I remember I used to work on certification a bit when I worked in the FS. What I heard was that some environmental organizations were against it due to a philosophical dislike for commercial use of forests (now I never spoke to them, but conceivably that would include outfitter-guides, ski areas, etc. if it were philosophical). It’s OK to be philosophical but let’s be clear about what’s philosophical and what’s environmental. Let’s also be clear about the social justice aspects of employment in different sectors.
A reader sent me this piece, from Jim Petersen which raises some of the same ideas. It’s worth reading, called “Collaboration, been there, done that.”
Having watched federal judges and environmentalist lawyers twist federal forest regulations into pretzels with no beginning or ending point, I’ve concluded that collaboration’s only chance for success rests in first restoring its public credibility, and second in the Forest Service putting on its big boy pants and telling the public that federal timber is a valuable and vitally important strategic asset that needs to be actively managed using the best tools science provides.
Consensus forestry – collaboration – will not serve this nation’s long term economic and environmental interests any better than stewardship contracting. Both are tools the Forest Service can and should use appropriately, but someone needs to make the hard decisions about timber management, and that someone is Forest Service Chief, Tom Tidwell. At the very least, he ought to vigorously pursue third-party forest certification of all federal forests. Let’s see if our national forests are being sustainably managed. I frankly doubt it. In some national forests, mortality from insects and diseases now exceeds annual growth – a condition that is not sustainable by any measure.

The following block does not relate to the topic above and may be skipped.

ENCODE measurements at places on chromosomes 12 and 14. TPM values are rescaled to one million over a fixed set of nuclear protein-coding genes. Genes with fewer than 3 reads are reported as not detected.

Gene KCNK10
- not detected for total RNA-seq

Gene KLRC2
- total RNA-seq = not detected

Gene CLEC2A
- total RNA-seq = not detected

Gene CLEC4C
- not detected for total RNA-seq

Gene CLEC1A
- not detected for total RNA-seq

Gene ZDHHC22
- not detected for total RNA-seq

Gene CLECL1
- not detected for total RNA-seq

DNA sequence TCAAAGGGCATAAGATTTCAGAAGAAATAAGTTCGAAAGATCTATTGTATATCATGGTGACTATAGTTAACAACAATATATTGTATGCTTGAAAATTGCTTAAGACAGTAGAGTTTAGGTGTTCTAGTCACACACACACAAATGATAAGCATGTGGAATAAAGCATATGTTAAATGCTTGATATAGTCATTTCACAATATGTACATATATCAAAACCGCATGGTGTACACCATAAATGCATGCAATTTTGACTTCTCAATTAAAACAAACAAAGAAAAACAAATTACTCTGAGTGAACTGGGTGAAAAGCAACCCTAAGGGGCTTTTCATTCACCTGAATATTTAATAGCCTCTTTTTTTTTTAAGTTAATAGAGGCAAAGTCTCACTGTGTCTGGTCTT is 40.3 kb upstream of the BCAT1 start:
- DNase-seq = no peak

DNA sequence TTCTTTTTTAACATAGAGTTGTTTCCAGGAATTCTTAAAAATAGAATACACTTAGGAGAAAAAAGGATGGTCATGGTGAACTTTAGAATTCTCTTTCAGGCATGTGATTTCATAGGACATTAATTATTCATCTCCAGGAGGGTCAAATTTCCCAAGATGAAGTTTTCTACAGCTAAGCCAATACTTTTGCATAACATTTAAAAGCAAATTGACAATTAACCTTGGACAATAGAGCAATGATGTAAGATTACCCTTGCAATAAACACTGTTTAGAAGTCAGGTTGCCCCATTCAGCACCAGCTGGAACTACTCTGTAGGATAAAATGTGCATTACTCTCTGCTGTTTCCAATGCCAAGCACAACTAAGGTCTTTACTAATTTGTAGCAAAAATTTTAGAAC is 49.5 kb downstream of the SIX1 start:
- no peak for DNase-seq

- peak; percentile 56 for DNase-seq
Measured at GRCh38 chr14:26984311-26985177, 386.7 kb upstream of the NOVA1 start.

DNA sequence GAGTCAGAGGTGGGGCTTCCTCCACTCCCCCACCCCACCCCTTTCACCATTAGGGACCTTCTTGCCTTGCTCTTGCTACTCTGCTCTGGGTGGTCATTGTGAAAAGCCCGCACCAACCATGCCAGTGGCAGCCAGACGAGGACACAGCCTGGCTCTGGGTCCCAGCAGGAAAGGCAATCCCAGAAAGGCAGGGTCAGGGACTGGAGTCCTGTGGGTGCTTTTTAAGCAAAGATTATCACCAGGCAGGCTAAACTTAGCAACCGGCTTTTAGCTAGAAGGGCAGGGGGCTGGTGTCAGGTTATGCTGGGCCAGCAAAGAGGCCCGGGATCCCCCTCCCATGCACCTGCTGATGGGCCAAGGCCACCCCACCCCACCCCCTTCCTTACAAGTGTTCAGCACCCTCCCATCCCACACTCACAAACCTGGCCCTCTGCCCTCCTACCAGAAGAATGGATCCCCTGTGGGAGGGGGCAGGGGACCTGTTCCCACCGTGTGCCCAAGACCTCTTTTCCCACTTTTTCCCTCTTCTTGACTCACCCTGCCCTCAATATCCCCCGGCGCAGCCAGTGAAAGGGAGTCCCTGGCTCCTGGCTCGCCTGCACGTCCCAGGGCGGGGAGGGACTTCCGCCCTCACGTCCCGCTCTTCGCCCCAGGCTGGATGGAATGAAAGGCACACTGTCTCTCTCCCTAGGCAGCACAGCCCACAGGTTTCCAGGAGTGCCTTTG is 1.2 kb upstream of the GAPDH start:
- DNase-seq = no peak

There is a very good reason why most people who live in rural timber towns no longer waste their time in “scoping” meetings or “collaborative efforts.” It is because the process is rigged. If environmentalists participating in “collaboration” don’t like the result, they sue with impunity because the law allows them to do it. Win or lose, they can even collect their legal fees from taxpayers. This is ridiculous, insulting and wrong.
Collaboration will only work if Congress first declares that the results of collaboration – the actual plans developed by disparate interest groups working together toward a commonly shared goal – are not subject to judicial review by any court in the land. Thus, the end result of the patience and hard work that collaboration demands is an on-the-ground management prescription the Forest Service can implement without fear of appeal or litigation.
Until Congress bulletproofs collaboration, it risks the same miserable fate as the brilliantly conceived forest planning process that now rests atop history’s trash heap.